Male Osteoporosis

Neil Gonter, MD Health Pro
  • Q: I am a male in my low 70's and a male friend of mine recently broke his hip with a simple fall in his house. He was told that it happened because his bones were very thin. How is this possible? I thought this only happens to women.

     

    Unfortunately, this is a common misconception. In reality, 30% of all hip fractures occur in men. If one applies the World Health Organization's (WHO) definition to men, approximately 8-13 million men have osteopenia (thin bone) and 1-2 million men in the United States have osteoporosis (very thin bone).

     

    Significant bone loss and all types of fractures including hip, spine and wrist usually occur about 10 years later in men than in women. This is due to multiple factors including their higher peak bone density and the excessive loss of bone in women that occurs after menopause. Starting at about age 75, the incidence of hip fracture begins to increase rapidly. With our continued increase in life expectancy, the number of men with hip fractures is also expected to increase dramatically. Hip fractures are devastating for all individuals, but more so for males. They have a higher rate of morbidity and mortality than in females. For example, men are twice as likely as women to die in a hospital after a hip fracture and have a 31 percent death rate at one year versus of 17 percent in women.

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    Risk Factors for Male Osteoporosis:

     

    Many of the same risk factors for women are a concern for men. These include:

     

    1. Endocrine disorders: Cushing's syndrome, excessive thyroid hormone, hyperparathyroidism, hyperadrenocorticism and diabetes mellitus
    2. Nutritional disorders: vitamin C, calcium or vitamin D deficiency
    3. Genetic disorders: Osteogenesis Imperfecta, Marfan's syndrome, Ehlers-Danlos syndrome and Cystic fibrosis
    4. Hypogonadal states: androgen insensitivity, anorexia/bulimia, female athlete triad, hyperprolactinemia, panhypopituitarism, and premature menopause
    5. Inflammatory diseases: inflammatory bowel disease, ankylosing spondylitis and rheumatoid arthritis
    6. Miscellaneous conditions: alcoholism, congestive heart failure, emphysema, end-stage renal disease, HIV/AIDS, immobility, multiple sclerosis and sarcoidosis.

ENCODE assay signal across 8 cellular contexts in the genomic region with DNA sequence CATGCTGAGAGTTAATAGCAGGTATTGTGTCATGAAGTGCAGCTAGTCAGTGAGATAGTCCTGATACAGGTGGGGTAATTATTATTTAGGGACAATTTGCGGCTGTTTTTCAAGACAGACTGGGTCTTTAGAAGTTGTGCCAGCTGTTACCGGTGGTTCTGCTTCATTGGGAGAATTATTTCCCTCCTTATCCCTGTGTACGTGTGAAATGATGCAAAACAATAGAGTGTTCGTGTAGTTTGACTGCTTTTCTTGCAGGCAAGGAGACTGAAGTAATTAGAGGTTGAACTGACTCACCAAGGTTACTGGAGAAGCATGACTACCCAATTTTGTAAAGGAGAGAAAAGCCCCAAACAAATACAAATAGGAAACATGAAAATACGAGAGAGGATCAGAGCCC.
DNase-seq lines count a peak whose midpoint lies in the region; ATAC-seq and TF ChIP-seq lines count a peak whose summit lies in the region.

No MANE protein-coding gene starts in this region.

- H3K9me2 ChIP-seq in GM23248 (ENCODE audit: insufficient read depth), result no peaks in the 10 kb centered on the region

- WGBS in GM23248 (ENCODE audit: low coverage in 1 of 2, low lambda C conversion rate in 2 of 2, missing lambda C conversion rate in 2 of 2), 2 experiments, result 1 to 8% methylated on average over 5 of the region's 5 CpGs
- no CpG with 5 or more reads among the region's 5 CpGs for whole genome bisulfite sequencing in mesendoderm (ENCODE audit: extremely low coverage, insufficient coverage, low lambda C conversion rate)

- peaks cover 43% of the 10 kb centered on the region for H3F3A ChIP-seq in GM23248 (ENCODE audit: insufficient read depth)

Osteoporosis Prevention in Men:

     

    Prevention is the same in men as in women. This includes maintaining adequate calcium and vitamin D intake (with diet and supplements), weight bearing exercises, avoidance of excess alcohol and stopping smoking.

     

    Screening:

     

    There is a lack of a clear guideline of when to check for this disease in males. The International Society of Clinical Densitometry (ISCD) recommends screening with a bone density test (DXA) in all men above the age of 70. Unfortunately, Medicare and most other insurances only pay for screening in women. Men, who would like to be appropriately screened, may be responsible for the fee for this study themselves (~$100). Call your legislators!

     

    Treatment:

     

    Once again, the treatments are relatively the same as in females. There is FDA approval for male use of numerous bisphosphonates including Actonel and Fosamax, and the PTH agonist, Forteo. Estrogen and Evista are not used in men.

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    Low testosterone is an important cause of osteoporosis in this population. If this has been found to be the possible cause of disease, treatment with testosterone replacement can be considered.

     

    As always, one has to evaluate all the possible risks and benefits of any therapies with their own physician or practitioner.

     

    Learn more about male osteoporosis

     

    Also read Health Journalist Craig Stoltz's analysis of a study about screening and treatment for male osteoporosis.

     

Published On: November 09, 2007